This year, up to 18 launch slots are available in total. In addition to the ESA selection, national competition organisers are automatically offered a place for their winning team and seven of them are also expected to take part in the 2015 competition.
It is possible for a launch slot to be reserved by the organisers of a national or regional CanSat activity (see guidelines).
ESA’s Education Office selected seven teams to take part in the launch campaign, which will be hosted at the Santa Cruz Air Field in Portugal, 24-28 June 2015.
- AlpSat from BG/BRG Stainach (Austria) will measure position and height with GPS, acceleration, 3-dimensional positions with different methods, and a camera for Earth observation.
- AnaCAN Skywalker from Rønde Gymnasium, Denmark, will monitor the atmospheric conditions and solar radiation, analysing atmospheric environment and air pollution while streaming pictures and the data measured by the CanSat on a website in real-time.
- AzorSat from Instituto de Eduación Secundaria La Canal Petrer, Spain, will approach a given point during the descend based upon the pictures taken by the camera while descending and move once on the ground with two wheels.
- GirlsSAT 2015 from the Secondary Technical School of Electrotechnical Engineering in Prague (Czech Republic) will demonstrate microgravity while testing a transceiver with automatic data processing and plotting.
- g-Rosetta from the 1st School Laboratory Center of Athens and the 1st Vocational School of Agii Anargiri (Greece) will measure the resistance of air with a free falling capsule that transmits acceleration to the Ground Station in realtime through the CanSat.
- RosettaCan from Colegio Retamar, Pozuelo de Alarcon, Madrid (Spain), will compare two descent data sets, the CanSat, and an attached probe named Philae.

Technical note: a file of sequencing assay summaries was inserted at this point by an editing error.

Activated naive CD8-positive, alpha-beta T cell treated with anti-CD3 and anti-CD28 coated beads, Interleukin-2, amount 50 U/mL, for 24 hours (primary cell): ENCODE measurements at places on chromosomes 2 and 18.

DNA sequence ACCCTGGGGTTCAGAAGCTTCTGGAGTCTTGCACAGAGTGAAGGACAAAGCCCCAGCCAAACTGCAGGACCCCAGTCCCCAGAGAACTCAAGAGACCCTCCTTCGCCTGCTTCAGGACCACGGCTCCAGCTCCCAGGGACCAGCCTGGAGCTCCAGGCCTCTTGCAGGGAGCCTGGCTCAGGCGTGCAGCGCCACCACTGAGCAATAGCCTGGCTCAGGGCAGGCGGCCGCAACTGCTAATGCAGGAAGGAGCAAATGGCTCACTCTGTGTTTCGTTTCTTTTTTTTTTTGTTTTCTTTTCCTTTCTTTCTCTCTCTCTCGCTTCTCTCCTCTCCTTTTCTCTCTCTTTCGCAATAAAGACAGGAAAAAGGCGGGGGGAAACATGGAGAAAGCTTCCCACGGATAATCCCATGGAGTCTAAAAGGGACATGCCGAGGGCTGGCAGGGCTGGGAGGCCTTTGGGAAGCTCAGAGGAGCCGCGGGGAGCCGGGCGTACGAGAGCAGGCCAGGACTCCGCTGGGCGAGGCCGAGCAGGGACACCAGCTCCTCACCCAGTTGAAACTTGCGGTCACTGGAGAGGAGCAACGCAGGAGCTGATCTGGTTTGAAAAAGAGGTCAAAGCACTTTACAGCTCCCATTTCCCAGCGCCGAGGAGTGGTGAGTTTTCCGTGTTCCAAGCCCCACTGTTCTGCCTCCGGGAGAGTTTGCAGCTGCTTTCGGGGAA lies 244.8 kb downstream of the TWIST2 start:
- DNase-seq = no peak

- SG Can Science 2015 from Silkeborg Gymnasium, Denmark, will establish two-way communication between the CanSat and the Ground Station in order to take some photos during flight at their commands.
- Sky Shepherd from the Istituto Adone Zoli from Atri, Abruzzo (Italy) will detect and measure the variations of solar radiation and air pollution while studying an efficient landing system.
- spaceclub_berlin from FEZ Berlin (Germany) will measure the angle of the CanSat, the magnetic field, the particulate concentration and will take pictures of the flight within others.
- SPTC (Scientific Project for The Curios) from Pedersöre Gymnasium, Finland, will measures uv radiation that is ionising and harmful to the human body while using a speaker to find the CanSat after it has reached the ground.
- TechSwarm from V Liceum Ogólnokształcące im. Augusta Witkowskiego in Kraków (Poland), will measure the magnetic field and environmental conditions with full panorama transmitted pictures using a rotating camera.
- Team Steve from Scoil Mhuire Gan Smál, Blarney, Co. Cork (Ireland) will deploy a soft landing system simulating a lander on a planet and will measure hardness of the surface and seismic activity once landed.
- NEXUS-T from Colegiul National Petru Rares Suceava (Romania) will take soil samples and analyse them while recording on a camera the flight and sending the images to the ground station live.
- Team Impulse from St Paul’s School, London (UK) will deploy a rover which will be able to travel short distances on the ground, monitor the humidity and dew points during the flight and attempt to detect micro climates on the airfield using an infra-red camera.
- CansatKakao from Heimdal Videregående skole, Trondheim (Norway) will measure the humidity in the atmosphere and make a graph of it during the whole mission to see the difference in different heights.
- AeroSpace from Escola Básica e Secundária de Santa Maria, Azores (Portugal) will send and receive S.O.S. messages with RF radios apart from other sensor measuring such as temperature and pressure.